Most people that I’ve met from NYC are pretty good folks when you get them in a one-on-one conversation, but one of the things I found that they have in common is that they have absolutely no idea about camping, hiking or other outdoor related activities that deal with the wilderness. They live in a concrete jungle and that’s where they’re comfortable.
So if a person is on foot, hungry, inexperienced in the wilderness, scared, and faced with mountains in front and cold weather and wilderness to the north which direction do you think they’ll go?
To the south is a safe bet.
And remember the caveat, we’re not dealing with absolutes, here. Some people will go over the mountains and some will go north, but I suspect the majority of people faced with these circumstances will head south.
The Golden Horde Going South: Advantages and Disadvantages
The south has a longer growing season and a much shorter and warmer winter than we folks up here in the Northeast have. Following this bit of reasoning, people will go south in droves looking for food, water and shelter. Unfortunately, if the majority of the population does this, then the southern states are likely to be overrun with refugees from the north.
But a place like Maine has disadvantages, too. What are they, and how can they be made into anti-horde pluses?
First, we’re at the end of the supply chain here. Goods and services have a longer way to go to get to Maine than one of the big population centers. If and when TSHTF, we’re likely to be on our own much sooner than the folks in the cities to the south.
However, if a person is reasonably prepared this need not be a devastating blow. First we need to stay warm. Because it’s cold here many Maine residents have wood stoves they use to heat their homes. Heating oil is expensive and relying on just one form of energy for heat is asking for trouble. When the temperature drops to ten degrees and below for extended periods of time, things tend to break down. You know it’s nearing the end of a Maine winter when the temperature goes up to thirty degrees and people are walking around in sweatshirts and windbreakers.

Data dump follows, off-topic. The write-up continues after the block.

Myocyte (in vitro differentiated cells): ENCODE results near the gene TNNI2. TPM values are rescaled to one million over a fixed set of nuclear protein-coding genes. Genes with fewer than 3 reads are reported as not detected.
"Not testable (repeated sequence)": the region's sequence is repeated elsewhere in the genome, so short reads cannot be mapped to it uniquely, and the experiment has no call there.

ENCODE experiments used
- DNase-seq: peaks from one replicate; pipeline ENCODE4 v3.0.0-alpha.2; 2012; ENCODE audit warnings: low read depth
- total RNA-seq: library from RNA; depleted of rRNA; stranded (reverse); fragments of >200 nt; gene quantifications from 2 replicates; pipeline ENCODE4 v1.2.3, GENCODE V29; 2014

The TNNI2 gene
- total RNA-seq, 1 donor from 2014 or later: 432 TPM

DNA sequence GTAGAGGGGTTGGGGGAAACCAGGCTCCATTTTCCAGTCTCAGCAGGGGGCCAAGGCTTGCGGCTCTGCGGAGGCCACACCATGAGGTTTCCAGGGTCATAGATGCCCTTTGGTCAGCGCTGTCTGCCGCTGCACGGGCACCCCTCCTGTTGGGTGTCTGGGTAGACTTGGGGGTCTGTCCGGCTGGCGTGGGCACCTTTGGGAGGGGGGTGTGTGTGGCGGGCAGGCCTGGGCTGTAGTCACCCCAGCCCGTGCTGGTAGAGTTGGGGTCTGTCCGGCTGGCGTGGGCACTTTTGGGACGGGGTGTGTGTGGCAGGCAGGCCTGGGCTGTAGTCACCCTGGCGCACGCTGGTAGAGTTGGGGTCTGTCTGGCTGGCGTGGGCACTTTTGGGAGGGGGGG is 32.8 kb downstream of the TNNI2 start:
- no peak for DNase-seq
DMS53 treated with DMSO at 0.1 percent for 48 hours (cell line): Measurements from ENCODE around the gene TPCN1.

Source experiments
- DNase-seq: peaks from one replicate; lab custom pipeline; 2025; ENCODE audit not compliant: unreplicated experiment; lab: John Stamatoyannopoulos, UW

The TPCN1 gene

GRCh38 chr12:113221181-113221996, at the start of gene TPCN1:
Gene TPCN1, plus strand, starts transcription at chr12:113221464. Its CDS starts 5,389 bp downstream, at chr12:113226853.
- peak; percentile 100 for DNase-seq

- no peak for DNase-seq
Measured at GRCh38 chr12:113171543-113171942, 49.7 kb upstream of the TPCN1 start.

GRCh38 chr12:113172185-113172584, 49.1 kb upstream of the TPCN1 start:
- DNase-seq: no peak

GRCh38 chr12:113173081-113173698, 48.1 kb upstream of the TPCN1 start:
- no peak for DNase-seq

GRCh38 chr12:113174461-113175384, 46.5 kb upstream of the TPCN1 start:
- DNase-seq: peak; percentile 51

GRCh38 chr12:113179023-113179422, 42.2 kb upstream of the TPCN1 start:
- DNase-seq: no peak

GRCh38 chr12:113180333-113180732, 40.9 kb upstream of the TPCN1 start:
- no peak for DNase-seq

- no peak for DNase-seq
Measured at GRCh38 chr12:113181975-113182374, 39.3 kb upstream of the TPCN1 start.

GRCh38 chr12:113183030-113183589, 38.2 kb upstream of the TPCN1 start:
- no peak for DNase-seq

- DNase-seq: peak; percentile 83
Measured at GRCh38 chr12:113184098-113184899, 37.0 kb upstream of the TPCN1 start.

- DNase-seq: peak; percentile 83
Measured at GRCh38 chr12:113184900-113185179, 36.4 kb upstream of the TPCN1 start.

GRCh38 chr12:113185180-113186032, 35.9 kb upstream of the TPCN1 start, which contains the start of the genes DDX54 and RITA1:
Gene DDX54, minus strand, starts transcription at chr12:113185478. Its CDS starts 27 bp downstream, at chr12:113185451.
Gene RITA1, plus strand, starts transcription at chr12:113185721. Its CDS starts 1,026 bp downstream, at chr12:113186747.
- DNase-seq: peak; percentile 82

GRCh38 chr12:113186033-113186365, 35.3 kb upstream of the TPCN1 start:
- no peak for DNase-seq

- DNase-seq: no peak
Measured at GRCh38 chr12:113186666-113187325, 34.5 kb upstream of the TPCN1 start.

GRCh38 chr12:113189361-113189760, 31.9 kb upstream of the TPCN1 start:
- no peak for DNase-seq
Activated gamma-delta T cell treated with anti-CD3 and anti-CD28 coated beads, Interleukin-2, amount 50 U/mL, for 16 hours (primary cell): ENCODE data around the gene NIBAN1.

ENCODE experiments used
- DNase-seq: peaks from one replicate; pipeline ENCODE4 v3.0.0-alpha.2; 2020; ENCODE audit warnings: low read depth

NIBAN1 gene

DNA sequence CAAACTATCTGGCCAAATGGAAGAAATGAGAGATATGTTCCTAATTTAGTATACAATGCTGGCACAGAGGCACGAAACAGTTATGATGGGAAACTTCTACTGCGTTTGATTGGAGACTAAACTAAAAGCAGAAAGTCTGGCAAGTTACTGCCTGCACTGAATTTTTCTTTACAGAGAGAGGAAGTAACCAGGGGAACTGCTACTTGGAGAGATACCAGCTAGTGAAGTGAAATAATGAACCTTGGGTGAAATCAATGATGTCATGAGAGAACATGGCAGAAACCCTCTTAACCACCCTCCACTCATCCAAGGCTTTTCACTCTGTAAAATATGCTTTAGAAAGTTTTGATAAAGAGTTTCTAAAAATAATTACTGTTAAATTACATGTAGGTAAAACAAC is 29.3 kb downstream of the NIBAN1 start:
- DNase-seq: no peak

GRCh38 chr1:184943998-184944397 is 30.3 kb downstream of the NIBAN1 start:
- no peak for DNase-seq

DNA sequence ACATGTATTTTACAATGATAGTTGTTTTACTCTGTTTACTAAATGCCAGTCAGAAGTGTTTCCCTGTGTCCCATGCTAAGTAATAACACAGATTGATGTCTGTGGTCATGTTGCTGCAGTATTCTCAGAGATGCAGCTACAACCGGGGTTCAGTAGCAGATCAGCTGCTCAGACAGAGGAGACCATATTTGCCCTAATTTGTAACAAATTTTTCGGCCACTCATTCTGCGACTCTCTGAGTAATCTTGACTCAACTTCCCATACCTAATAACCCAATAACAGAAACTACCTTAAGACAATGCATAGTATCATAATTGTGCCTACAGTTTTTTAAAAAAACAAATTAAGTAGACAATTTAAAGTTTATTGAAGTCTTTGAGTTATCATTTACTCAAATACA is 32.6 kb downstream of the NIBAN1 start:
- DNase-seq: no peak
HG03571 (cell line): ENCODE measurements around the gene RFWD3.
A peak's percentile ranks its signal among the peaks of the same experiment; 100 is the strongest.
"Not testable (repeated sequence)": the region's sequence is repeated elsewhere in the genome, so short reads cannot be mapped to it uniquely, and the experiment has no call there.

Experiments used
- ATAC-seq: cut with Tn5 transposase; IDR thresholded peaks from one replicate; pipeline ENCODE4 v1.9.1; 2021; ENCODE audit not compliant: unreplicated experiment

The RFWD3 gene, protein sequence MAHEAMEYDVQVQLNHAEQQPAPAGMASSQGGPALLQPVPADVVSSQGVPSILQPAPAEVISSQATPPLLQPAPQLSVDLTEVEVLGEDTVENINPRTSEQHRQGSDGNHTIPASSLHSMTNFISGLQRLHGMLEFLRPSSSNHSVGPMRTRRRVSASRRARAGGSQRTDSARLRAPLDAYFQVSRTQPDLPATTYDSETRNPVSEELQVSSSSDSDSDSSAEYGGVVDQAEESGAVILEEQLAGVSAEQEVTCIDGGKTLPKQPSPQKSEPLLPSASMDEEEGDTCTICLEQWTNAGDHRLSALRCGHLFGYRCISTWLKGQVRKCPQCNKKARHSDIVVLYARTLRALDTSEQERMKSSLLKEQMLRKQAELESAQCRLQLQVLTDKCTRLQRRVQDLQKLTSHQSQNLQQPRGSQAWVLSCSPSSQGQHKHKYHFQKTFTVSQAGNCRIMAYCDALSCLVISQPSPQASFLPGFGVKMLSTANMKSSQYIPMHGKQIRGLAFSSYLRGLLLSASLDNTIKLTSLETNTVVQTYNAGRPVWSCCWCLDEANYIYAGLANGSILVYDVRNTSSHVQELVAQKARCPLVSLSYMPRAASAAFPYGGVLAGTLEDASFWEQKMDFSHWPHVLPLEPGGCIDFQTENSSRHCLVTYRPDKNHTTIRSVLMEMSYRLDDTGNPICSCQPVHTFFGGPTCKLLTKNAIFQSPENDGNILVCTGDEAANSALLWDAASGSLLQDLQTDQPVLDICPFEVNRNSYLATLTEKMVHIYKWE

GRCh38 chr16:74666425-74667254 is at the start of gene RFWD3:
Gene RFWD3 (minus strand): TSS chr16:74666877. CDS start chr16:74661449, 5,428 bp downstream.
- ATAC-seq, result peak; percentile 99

Second, we need clean water and food. Water in Maine is not really an issue as we have more lakes, ponds, streams and brooks than you can shake a stick at. Some way to clean the water may be needed, but the resource itself is there.
Food is where your prepping will come in really handy. If you have enough food to get through the winter, you’ll have time to get your garden in and possibly even do a little hunting. As I’ve noted before, thinking you’re going to live off the land by hunting is probably a foolish notion, but if you can get out there and supplement your food stores with wild game then you have an advantage. It’s like anything else, hope for the best and prepare for the worst.
However, and this is the important part, “the worst” in Maine is much less likely to include a gradual invasion onto your land by the golden horde. We can’t say this with any assuredness about cities and states to the south of New York. There are just going to be too many people who want to remove the winter-heating conundrum from their equations. So for us, the north is the place to be.
What about your area? Are people likely to head your way when TSHTF? Are you prepared for them? Some or even most of those folks are likely to be good people in a bad situation. Will you help them?
Share your thoughts and stories in the comments below, and get those wool socks out of the cedar chest!